Teachers and ministry at odds over report cards

Province going to Labour Relations Board over aspects of teachers job action

After two months of stalled contract negotiations and a work-to-rule campaign by teachers, the bargaining agent for the province is trying to turn up the heat on the BCTF.

Last week, the B.C. Public School Employer’s Association, which handles negotiations for the provincial aspects of the teachers’ contract, applied to the B.C. Labour Relations Board to force teachers to issue report cards or face a pay cut, arguing that teachers should not expect 100 per cent of their pay if they are not doing 100 per cent of the work.

Other than taking attendance, teachers are refusing to perform routine administrative work or activities like playground supervision, including writing report cards. But now, according to the teachers’ union, the BCPSEA’s wants to renege on a deal all parties agreed to in July, before the job action began.

“It was actually the employer’s idea and decision that report cards will not be done,” said Leslea Pryde, vice-president of the Okanagan Skaha Teachers Union.

It was part, she said, of an LRB ruling setting out what teachers would not be doing, and was agreed to by the employer.

Education Minister George Abbott declined to comment last week on reports of the BCPSEA application to the LRB. But he agreed with the concept that reporting on student progress should be an essential service.

“Report cards and reporting generally are hugely important to us,” Abbott said last week. “It is not acceptable to me, nor to the Ministry of Education, to have children and parents in British Columbia not understanding how they are progressing.”

The ministry has directed principals and vice-principals to send out report cards, but Abbott acknowledged that without teacher input, they may contain little more than an attendance report.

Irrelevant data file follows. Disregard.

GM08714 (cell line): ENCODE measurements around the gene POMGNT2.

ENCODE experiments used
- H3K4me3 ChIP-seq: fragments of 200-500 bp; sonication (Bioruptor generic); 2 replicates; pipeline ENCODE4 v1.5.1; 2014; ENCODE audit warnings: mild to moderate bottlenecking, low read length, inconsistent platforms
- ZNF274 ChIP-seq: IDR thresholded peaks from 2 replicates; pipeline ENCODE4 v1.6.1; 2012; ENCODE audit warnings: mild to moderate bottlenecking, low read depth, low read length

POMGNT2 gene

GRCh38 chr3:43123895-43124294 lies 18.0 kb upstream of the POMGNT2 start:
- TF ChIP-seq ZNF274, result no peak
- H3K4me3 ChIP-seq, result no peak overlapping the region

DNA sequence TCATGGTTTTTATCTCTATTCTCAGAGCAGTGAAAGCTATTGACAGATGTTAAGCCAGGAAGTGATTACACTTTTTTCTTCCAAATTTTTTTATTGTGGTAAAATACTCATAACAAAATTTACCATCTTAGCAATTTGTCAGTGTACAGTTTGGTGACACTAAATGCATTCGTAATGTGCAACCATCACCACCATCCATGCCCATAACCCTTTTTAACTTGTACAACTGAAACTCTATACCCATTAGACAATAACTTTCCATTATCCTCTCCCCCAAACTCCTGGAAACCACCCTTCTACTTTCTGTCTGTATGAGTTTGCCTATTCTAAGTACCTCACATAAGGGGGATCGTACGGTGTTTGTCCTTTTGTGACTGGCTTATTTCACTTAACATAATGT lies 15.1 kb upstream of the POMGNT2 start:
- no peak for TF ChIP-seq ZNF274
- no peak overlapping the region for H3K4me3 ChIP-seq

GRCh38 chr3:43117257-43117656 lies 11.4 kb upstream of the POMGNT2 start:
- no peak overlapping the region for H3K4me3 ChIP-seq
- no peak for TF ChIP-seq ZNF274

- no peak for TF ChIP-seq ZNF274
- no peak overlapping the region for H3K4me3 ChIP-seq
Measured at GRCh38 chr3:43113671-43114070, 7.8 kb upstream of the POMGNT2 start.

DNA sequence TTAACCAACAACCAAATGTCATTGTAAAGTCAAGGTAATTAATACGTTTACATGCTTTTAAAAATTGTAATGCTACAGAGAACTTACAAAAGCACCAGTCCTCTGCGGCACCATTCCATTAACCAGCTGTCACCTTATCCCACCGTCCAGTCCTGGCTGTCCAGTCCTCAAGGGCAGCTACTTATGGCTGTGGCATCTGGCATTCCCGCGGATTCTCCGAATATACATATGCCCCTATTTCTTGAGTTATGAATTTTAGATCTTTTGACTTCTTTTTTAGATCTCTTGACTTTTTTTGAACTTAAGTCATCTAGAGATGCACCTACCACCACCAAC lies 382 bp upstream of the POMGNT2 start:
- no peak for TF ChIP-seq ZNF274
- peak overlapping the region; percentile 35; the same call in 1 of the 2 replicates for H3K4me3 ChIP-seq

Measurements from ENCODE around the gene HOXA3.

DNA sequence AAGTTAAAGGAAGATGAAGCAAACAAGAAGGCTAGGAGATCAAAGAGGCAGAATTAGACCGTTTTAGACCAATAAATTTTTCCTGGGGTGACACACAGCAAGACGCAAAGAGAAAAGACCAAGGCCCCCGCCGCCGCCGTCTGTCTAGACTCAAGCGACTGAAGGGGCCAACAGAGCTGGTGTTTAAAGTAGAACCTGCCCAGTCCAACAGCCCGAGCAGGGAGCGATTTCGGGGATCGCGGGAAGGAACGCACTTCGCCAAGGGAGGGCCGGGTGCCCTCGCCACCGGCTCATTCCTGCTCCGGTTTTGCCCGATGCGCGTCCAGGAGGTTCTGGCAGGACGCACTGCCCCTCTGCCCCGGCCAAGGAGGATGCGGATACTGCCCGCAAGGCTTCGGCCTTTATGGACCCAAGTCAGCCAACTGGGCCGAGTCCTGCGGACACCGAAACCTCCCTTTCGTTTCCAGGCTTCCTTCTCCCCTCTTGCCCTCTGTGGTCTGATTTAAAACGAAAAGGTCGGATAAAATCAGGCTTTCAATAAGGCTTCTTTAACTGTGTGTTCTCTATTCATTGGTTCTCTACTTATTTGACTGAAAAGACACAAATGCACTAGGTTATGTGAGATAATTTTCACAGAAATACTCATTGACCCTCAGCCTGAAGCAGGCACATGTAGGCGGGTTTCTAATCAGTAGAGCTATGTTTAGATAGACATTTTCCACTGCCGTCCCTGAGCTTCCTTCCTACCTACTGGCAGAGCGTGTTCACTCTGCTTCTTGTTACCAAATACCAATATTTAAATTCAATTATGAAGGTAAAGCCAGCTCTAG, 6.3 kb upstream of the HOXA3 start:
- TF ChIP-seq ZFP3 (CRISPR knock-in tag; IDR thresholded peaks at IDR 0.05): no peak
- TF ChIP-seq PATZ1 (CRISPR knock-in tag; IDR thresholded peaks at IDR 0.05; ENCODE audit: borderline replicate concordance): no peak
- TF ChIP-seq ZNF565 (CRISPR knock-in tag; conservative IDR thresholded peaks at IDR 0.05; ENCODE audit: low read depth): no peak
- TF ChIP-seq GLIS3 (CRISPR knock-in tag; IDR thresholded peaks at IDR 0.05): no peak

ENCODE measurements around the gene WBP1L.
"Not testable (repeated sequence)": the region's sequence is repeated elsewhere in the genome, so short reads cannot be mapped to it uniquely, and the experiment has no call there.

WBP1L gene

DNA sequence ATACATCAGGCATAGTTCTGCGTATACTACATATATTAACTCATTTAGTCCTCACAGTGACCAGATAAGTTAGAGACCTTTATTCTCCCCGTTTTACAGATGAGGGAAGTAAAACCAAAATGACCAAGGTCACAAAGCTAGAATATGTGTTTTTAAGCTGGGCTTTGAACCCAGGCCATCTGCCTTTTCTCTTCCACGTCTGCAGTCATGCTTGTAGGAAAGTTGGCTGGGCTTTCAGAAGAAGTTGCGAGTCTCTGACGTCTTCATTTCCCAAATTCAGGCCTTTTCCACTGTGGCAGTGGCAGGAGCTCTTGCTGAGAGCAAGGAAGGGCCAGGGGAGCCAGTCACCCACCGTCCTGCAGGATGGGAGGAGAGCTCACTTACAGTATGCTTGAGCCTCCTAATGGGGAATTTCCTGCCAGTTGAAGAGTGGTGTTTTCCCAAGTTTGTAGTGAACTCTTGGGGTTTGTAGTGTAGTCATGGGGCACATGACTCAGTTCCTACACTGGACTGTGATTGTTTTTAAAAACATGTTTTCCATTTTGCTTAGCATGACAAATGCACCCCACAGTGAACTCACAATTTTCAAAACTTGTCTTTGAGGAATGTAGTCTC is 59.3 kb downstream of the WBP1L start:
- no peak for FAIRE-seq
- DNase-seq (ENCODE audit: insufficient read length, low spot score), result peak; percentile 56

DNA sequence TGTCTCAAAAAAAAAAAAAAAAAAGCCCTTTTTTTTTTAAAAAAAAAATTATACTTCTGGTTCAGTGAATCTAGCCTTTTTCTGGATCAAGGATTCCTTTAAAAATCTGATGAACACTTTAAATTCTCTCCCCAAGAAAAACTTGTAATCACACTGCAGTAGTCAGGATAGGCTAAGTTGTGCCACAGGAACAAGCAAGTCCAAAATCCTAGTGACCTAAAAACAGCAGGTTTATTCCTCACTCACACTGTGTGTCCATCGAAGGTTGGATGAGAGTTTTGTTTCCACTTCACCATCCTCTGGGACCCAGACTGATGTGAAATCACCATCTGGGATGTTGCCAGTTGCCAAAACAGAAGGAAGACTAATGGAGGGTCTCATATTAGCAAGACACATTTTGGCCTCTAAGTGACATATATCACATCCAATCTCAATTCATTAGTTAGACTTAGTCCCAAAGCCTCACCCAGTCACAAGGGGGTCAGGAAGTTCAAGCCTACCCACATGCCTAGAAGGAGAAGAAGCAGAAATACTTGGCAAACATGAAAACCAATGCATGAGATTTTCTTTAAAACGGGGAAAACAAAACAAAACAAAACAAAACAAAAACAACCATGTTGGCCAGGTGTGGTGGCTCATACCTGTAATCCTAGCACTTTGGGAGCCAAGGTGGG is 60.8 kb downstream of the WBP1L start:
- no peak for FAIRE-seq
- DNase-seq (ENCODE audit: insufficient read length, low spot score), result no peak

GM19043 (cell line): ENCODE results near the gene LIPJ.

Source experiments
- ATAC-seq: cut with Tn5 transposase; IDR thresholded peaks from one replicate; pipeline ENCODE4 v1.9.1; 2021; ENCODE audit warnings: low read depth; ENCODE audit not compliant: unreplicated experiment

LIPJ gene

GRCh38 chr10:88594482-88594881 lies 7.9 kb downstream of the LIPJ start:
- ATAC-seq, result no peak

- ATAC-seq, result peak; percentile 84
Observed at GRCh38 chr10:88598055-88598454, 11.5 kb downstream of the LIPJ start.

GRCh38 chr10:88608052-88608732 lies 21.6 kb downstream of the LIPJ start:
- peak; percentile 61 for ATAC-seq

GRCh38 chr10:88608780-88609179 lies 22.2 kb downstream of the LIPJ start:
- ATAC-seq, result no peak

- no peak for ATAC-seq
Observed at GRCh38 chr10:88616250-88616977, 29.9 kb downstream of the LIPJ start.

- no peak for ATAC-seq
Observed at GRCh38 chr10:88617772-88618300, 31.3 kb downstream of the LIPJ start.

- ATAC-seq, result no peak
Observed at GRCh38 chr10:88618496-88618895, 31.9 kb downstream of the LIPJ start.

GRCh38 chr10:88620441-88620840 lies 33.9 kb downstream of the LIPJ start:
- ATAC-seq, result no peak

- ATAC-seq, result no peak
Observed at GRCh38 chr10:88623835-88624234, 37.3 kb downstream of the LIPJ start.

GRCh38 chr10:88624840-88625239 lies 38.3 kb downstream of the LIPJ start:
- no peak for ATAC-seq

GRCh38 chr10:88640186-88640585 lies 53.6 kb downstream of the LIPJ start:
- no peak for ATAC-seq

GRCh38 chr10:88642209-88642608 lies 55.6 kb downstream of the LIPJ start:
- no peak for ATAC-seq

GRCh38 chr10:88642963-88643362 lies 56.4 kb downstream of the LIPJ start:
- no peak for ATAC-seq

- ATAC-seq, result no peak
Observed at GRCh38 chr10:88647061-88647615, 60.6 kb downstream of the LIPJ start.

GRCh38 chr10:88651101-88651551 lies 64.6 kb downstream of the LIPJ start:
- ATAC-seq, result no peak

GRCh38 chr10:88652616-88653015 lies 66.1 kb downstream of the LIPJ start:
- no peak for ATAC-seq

“Teachers are working very hard and are working to keep parents informed of their child’s progress,” said Pryde, adding that not doing paperwork does not mean teachers are not performing their essential duties.

“We are teaching our kids and enjoy teaching our kids, that is what we are there for. Now they are going to tell us they are going to take back pay, that will hurt. It will really hurt,” she said. “We have been in the classroom, we have been following labour relations ruling … hopefully, the employer will realize this will be a big mistake. After agreeing to the job action and what will be taking place in this job action, they are reneging on it.”

The last contract with B.C.’s 41,000 public school teachers expired in June. While local negotiations have been substantially completed, several points are still in contention at the provincial bargaining table. In addition to wage and benefit increases, the BCTF wants restoration of class size and special needs support rules, after a court ruling gave the government a year to consult with teachers on appropriate levels.

Abbott also presented legislation last week to dissolve the B.C. College of Teachers, reducing the BCTF’s power to protect and reinstate teachers facing discipline for misconduct.

Last year former deputy minister Don Avison reported on the function of college discipline and found that the BCTF-dominated discipline committee “appeared to minimize the severity” of offences. BCTF president Susan Lambert has disputed his findings.

Avison highlighted two cases where teachers had their certification restored, one after being convicted of sexual assaults on students and another after serving six years in prison for trafficking cocaine.

The legislation creates a new B.C. Teachers’ Council with a commissioner to oversee complaints. Discipline panels would no longer have a majority of BCTF appointees.